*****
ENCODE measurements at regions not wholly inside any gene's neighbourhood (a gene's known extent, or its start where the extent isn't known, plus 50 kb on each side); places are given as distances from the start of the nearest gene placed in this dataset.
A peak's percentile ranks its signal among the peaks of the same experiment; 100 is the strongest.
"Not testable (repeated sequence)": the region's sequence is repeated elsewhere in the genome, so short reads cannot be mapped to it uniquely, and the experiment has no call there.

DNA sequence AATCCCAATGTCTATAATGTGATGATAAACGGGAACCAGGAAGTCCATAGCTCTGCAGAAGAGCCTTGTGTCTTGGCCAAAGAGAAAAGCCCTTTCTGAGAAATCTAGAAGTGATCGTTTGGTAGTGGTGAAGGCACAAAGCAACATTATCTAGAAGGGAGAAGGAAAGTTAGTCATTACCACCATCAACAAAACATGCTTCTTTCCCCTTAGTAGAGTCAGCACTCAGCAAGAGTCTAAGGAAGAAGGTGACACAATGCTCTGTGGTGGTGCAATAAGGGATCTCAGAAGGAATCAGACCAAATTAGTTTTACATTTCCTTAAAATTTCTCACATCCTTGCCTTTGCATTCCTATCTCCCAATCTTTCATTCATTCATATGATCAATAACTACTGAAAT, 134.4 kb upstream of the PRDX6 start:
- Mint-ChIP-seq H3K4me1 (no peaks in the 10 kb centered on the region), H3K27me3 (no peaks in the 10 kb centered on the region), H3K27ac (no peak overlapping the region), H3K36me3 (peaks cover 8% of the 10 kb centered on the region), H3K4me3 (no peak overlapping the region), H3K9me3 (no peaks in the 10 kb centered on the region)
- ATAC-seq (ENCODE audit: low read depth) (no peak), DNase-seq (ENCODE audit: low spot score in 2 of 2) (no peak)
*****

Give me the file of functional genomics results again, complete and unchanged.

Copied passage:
ENCODE measurements at regions not wholly inside any gene's neighbourhood (a gene's known extent, or its start where the extent isn't known, plus 50 kb on each side); places are given as distances from the start of the nearest gene placed in this dataset.
A peak's percentile ranks its signal among the peaks of the same experiment; 100 is the strongest.
"Not testable (repeated sequence)": the region's sequence is repeated elsewhere in the genome, so short reads cannot be mapped to it uniquely, and the experiment has no call there.

DNA sequence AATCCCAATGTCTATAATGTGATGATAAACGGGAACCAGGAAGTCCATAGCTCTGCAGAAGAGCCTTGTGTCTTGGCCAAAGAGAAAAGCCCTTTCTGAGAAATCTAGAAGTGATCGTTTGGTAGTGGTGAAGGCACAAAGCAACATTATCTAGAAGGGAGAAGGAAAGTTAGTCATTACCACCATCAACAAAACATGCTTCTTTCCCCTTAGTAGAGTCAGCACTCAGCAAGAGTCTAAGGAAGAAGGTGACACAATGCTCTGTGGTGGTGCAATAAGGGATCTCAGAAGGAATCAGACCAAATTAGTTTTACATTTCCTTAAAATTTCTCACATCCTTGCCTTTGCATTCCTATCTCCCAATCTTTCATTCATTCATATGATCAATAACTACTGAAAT, 134.4 kb upstream of the PRDX6 start:
- Mint-ChIP-seq H3K4me1 (no peaks in the 10 kb centered on the region), H3K27me3 (no peaks in the 10 kb centered on the region), H3K27ac (no peak overlapping the region), H3K36me3 (peaks cover 8% of the 10 kb centered on the region), H3K4me3 (no peak overlapping the region), H3K9me3 (no peaks in the 10 kb centered on the region)
- ATAC-seq (ENCODE audit: low read depth) (no peak), DNase-seq (ENCODE audit: low spot score in 2 of 2) (no peak)